Monograph, a startup providing a cloud-based platform for architecture and design professionals to manage their projects, announced today that it has raised $20 million in its Series B funding round. New investor Tiger Global led the round, with participation from Tishman Speyer and existing investors Index Ventures and Homebrew Ventures.
The round brings Monograph’s total funding raised to $29.3 million since it was founded in 2019. Monograph last raised in May 2021, bringing in $7.4 million for its Series A.
Three design technologists started the company -- Robert Yuen, Moe Amaya and Alex Dixon -- all of whom have a background in architecture. Its software helps architectural practices manage many different aspects of their operational systems, including timesheets, budgets, human resources and invoicing; $500 million worth of projects have been executed on the platform to date.
The San Francisco-based company has grown to 33 employees after beginning 2021 with just eight, CEO and co-founder Robert Yuen told TechCrunch in an email. The new funding will be used to further grow the product and engineering teams.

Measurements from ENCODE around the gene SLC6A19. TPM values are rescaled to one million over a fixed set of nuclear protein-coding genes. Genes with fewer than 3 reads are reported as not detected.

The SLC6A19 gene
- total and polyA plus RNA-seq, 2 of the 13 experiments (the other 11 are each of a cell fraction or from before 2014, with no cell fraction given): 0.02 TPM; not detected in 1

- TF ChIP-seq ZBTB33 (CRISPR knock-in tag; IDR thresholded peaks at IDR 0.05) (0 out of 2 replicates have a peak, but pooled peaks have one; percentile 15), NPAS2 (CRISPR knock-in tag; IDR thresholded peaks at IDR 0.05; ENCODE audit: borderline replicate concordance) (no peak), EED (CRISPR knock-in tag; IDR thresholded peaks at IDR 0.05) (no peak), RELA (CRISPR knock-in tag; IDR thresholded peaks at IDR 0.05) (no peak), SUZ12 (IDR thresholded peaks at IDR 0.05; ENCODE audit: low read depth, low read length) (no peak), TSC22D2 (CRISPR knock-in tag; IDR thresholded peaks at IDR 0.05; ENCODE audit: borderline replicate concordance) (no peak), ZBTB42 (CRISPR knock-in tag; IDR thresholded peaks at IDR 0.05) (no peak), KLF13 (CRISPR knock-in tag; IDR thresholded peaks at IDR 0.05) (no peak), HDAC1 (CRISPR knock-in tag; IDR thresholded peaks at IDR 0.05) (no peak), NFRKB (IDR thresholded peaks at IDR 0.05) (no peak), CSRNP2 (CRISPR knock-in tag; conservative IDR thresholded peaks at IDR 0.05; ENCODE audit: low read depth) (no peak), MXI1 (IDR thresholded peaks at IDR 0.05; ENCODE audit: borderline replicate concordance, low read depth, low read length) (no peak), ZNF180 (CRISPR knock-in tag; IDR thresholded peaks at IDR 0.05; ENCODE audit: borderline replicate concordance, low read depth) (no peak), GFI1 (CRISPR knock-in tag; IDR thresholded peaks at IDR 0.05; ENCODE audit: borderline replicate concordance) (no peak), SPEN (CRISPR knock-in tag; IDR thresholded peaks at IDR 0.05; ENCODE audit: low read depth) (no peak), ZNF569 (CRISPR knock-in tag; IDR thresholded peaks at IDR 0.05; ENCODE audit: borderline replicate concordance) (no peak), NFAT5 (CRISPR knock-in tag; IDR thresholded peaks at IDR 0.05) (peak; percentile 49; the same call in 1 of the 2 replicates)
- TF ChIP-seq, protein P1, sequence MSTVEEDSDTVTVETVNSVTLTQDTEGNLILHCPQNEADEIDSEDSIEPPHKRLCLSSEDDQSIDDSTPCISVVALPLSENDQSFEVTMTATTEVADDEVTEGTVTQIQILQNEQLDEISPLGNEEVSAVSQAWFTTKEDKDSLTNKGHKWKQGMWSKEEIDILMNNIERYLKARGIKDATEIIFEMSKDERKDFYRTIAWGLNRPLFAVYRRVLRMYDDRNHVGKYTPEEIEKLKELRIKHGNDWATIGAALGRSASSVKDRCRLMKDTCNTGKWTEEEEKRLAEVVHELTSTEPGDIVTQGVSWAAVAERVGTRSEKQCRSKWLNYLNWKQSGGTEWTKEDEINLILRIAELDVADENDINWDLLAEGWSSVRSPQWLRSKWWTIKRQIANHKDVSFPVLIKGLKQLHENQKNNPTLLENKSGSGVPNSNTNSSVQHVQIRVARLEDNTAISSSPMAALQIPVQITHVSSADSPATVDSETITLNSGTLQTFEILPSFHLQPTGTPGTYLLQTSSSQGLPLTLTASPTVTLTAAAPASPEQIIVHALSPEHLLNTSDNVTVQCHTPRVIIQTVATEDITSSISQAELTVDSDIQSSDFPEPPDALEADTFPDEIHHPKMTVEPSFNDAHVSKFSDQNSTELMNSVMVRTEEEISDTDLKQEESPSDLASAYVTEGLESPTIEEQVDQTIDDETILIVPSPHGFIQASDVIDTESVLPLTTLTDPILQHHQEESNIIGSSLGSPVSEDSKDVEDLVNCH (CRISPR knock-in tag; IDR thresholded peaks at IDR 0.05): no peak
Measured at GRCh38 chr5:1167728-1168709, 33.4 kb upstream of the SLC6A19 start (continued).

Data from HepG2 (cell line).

The pandemic has accelerated growth among smaller design firms as the demand for new residential renovations and construction grows, Yuen wrote. As hiring in the industry picks up pace, Monograph is building a virtual community of professionals in the field through sharing content and job openings, on top of investing in its core software product.
Yuen highlighted Monograph’s budgeting solution, which allows project managers to view project-level finances in real time, as particularly unique given the industry’s reliance on spreadsheets. According to Yuen, the typical project manager who does not use Monograph would have to wait an average of one month to understand whether they were under or over budget on a project.
John Curtius, partner at Tiger Global, was closely involved in the firm’s investment in Monograph.
“Monograph is built for architects by architects, which is why it excels at providing a solution to minimize the time spent managing a project,” Curtius said in an email to TechCrunch.